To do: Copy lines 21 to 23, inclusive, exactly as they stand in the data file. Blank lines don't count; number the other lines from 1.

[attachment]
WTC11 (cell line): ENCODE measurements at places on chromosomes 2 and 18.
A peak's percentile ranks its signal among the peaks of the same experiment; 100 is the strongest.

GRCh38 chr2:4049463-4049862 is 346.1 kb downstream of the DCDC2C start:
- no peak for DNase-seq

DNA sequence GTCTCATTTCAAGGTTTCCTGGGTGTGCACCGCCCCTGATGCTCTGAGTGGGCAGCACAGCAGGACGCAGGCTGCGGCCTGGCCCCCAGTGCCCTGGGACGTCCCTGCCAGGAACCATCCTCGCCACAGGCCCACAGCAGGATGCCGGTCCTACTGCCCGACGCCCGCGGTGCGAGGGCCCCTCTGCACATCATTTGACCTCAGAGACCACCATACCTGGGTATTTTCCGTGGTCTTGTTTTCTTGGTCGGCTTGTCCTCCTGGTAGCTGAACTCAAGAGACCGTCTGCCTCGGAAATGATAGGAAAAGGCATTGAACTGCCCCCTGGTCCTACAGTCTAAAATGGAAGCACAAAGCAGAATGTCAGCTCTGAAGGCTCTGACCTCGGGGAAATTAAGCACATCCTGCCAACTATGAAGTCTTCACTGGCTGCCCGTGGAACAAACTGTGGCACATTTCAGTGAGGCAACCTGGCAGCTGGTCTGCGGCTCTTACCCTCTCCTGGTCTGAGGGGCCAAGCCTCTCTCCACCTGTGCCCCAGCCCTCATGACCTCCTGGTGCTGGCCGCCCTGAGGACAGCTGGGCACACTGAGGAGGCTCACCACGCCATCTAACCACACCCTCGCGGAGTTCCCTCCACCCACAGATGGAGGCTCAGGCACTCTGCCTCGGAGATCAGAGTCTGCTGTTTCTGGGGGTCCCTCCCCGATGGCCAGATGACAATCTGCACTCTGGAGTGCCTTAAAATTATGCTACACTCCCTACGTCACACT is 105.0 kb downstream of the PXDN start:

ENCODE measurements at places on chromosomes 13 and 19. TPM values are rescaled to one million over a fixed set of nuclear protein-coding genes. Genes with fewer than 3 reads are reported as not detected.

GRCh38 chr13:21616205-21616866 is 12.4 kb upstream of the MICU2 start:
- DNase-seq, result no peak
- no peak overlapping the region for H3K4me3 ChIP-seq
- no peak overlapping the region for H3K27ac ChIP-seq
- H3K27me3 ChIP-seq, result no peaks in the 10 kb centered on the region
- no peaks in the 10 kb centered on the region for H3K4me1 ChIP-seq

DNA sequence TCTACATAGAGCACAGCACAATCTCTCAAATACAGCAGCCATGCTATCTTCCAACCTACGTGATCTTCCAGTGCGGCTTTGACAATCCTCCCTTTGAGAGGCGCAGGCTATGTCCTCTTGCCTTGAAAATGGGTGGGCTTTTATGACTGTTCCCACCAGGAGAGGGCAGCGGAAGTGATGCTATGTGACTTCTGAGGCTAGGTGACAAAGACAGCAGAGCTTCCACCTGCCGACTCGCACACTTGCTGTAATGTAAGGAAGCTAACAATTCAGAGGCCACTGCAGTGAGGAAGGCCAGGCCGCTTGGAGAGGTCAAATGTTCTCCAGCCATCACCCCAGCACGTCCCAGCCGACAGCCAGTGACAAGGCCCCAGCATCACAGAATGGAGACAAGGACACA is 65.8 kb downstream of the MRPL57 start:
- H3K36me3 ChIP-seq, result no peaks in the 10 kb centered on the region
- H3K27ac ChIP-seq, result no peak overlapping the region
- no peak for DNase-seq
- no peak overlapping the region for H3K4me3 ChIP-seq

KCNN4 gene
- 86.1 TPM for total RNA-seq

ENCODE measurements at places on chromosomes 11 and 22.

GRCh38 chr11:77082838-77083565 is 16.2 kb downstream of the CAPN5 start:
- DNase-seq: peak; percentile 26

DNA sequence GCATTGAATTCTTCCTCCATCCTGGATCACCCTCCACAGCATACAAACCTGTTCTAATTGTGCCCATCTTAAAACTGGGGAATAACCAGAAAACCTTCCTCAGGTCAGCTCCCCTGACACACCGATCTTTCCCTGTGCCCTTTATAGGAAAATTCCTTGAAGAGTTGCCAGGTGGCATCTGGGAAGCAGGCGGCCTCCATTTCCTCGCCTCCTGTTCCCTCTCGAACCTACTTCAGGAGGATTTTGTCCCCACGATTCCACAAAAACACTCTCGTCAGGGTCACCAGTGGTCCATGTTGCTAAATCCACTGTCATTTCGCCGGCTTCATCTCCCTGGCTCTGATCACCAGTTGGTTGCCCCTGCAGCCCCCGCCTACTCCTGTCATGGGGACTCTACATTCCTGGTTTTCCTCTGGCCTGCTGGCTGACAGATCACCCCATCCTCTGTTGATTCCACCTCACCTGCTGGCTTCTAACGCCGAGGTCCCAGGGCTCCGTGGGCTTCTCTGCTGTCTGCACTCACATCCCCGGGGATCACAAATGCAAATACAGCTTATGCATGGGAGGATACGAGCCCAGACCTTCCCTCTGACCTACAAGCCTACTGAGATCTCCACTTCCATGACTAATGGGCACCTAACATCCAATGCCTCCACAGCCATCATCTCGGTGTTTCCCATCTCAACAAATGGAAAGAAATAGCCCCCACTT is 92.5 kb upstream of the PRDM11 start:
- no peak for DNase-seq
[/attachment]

GRCh38 chr11:77082838-77083565 is 16.2 kb downstream of the CAPN5 start:
- DNase-seq: peak; percentile 26

DNA sequence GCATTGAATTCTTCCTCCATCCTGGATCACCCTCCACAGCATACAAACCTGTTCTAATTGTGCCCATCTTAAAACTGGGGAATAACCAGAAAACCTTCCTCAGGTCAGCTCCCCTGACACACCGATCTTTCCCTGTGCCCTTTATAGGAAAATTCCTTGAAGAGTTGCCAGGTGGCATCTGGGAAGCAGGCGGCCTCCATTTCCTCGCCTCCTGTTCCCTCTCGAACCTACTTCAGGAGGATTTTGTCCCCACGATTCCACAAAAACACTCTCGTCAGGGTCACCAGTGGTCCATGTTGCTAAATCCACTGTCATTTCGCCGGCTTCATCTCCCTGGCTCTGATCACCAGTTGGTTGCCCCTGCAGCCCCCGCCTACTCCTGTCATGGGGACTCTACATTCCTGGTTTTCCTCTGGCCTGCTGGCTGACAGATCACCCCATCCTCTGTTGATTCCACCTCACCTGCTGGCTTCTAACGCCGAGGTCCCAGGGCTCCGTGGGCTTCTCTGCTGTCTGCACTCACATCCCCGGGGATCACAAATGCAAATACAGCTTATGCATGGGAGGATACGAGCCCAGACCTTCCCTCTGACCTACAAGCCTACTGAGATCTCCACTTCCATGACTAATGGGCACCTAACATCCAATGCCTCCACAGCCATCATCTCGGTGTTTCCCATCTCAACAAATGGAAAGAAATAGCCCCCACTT is 92.5 kb upstream of the PRDM11 start: